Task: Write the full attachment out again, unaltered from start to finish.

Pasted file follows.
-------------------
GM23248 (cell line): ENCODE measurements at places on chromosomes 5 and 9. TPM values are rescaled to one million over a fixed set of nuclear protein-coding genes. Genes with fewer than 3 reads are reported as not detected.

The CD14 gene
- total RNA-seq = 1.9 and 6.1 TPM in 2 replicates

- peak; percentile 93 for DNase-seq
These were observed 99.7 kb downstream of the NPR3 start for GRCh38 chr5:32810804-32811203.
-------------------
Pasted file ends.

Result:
GM23248 (cell line): ENCODE measurements at places on chromosomes 5 and 9. TPM values are rescaled to one million over a fixed set of nuclear protein-coding genes. Genes with fewer than 3 reads are reported as not detected.

The CD14 gene
- total RNA-seq = 1.9 and 6.1 TPM in 2 replicates

- peak; percentile 93 for DNase-seq
These were observed 99.7 kb downstream of the NPR3 start for GRCh38 chr5:32810804-32811203.